December 4, 2013

Project Obama: When you can't fix something...

...just work harder to give people the impression that things are fixed.  Public Relations solves everything - at least that's the theory in Obamaland.

When the next hurdle comes - people not being enrolled in a plan or enrolled in a much more expensive plan - will a PR offensive matter?  And what about when people start losing their doctors?  Do they think PR will manage that crisis?

And the next crisis beyond that - fraud, abuse of the system, a revolt by insurance companies or some other drama which is bound to happen - is that all to be solved by PR efforts?  This government does not seem to understand that Obamacare is not ready for prime time.  It never was.

To use a simile, it's as if Obamacare were like a GM vehicle.  In their rush to get the product to market, the government forgot to put pistons in the engine (the website).  Then they assured buyers (voters) that the engine has been fixed.  The product recall as it were, fixed the vehicle and now it's ready to go.  But in fixing the pistons (if they are indeed fixed - a debate for another time) they forgot to check to see if the engine has been connected to the transmission (the insurance firms).  And they forgot to check if the wheels were on the vehicle (keeping your doctor).  The forgot to check to see if they installed seat belts (fraud prevention) and steering (keep your plan) and the list goes on.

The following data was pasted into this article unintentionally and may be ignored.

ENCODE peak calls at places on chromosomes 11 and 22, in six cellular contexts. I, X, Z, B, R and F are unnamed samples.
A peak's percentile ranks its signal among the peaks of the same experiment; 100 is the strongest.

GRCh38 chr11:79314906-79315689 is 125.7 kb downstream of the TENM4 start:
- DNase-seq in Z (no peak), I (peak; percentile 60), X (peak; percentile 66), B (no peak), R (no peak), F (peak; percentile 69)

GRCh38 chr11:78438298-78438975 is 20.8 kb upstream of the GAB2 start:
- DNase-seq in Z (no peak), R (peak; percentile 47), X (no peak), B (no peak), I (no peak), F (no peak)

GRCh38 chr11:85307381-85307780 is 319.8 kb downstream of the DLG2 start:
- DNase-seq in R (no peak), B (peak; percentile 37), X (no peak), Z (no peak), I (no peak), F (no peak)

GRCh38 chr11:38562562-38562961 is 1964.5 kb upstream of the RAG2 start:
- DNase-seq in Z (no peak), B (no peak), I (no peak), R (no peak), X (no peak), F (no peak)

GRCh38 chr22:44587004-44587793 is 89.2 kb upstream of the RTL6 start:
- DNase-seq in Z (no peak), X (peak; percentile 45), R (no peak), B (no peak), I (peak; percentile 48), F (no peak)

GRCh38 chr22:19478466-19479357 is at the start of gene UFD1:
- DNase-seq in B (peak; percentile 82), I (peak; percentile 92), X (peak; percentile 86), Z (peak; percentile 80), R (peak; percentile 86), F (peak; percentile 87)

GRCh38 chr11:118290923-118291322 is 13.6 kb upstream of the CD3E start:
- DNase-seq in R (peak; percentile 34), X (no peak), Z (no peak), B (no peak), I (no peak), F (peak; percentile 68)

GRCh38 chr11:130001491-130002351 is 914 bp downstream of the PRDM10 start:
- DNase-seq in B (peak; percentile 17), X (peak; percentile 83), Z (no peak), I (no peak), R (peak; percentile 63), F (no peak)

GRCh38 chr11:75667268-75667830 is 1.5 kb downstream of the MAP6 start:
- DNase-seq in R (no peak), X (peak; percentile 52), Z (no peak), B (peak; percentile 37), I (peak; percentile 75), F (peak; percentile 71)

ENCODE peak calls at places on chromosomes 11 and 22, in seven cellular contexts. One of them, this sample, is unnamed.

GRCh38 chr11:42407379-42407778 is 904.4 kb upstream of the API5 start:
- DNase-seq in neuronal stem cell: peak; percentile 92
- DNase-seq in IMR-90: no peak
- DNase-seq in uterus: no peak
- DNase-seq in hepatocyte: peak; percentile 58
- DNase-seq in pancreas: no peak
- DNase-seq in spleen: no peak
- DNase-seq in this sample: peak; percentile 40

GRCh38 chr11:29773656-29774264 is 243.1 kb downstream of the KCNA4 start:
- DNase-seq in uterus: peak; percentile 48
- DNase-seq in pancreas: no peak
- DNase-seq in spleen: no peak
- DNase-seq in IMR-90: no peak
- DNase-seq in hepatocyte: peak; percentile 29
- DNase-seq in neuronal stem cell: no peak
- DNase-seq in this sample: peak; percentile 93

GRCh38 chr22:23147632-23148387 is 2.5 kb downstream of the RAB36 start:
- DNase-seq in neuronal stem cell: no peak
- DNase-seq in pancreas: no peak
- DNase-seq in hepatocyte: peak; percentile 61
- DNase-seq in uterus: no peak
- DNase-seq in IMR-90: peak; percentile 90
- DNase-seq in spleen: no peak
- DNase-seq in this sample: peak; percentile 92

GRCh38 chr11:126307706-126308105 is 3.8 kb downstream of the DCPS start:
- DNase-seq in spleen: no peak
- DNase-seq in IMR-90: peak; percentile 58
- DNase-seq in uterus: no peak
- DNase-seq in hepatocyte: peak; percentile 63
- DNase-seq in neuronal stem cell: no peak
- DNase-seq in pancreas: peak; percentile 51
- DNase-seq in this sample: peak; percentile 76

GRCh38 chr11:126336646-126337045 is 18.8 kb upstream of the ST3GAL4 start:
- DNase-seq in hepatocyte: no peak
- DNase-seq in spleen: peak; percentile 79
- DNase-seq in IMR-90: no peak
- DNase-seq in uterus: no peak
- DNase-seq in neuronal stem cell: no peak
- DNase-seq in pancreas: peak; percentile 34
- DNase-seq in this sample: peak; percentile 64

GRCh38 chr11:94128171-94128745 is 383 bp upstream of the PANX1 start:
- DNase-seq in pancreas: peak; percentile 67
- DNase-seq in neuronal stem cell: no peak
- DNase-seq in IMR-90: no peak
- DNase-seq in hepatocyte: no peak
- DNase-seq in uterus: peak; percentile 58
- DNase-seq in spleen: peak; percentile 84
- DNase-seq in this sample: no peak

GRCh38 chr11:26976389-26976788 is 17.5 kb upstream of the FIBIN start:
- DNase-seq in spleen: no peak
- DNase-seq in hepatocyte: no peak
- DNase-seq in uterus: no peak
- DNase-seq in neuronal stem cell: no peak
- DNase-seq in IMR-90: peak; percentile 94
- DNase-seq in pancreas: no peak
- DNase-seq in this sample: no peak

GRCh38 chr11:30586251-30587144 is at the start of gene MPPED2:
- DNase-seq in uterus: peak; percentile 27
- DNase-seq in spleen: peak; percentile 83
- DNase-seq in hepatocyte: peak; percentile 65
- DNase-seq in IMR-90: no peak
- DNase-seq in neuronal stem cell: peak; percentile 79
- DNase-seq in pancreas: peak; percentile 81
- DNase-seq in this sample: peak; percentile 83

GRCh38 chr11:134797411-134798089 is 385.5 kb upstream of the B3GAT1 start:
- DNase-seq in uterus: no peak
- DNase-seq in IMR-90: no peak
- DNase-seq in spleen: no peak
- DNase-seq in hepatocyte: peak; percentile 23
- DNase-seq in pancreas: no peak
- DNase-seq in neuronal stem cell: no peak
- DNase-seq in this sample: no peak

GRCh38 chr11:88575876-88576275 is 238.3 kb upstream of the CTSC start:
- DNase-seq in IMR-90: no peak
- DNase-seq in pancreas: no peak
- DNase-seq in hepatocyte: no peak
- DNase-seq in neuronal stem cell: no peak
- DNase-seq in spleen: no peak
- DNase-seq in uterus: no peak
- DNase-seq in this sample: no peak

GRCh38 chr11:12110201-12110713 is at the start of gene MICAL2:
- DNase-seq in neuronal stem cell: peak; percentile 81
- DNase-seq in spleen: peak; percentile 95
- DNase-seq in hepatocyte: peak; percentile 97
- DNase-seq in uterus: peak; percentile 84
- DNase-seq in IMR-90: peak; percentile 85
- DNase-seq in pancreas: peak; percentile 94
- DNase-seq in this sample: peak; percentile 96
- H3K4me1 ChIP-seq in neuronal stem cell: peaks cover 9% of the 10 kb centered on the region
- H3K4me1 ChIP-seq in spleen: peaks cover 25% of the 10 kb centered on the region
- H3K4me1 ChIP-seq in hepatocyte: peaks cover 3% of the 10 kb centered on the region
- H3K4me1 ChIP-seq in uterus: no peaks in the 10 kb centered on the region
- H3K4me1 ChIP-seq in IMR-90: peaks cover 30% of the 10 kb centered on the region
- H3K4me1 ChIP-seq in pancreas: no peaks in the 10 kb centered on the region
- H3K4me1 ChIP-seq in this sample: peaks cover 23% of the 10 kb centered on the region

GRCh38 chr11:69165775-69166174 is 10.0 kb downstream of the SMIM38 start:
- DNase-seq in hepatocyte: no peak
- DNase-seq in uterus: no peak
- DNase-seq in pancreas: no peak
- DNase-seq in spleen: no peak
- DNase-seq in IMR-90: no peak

Now they are out there saying the vehicle is safe to drive.  Meanwhile the sales manager won't drive the vehicle as designed himself.
Democratic Senate Majority Leader Harry Reid, one of Obamacare's architects and staunchest supporters, is also the only top congressional leader to exempt some of his staff from having to buy insurance through the law's new exchanges.

Reid is the exception among the other top congressional leaders. GOP House Speaker John Boehner, House Democratic Leader Nancy Pelosi and Senate Republican Leader Mitch McConnell have all directed their staffs to join the exchange, their aides said.
The vehicle is not road worthy, it never was.  You can't rush 2700 pages into law and not expect to have to deal with massive fixes along the way.  that is, unless you live in Obamaland. Cash for clunkers redux.
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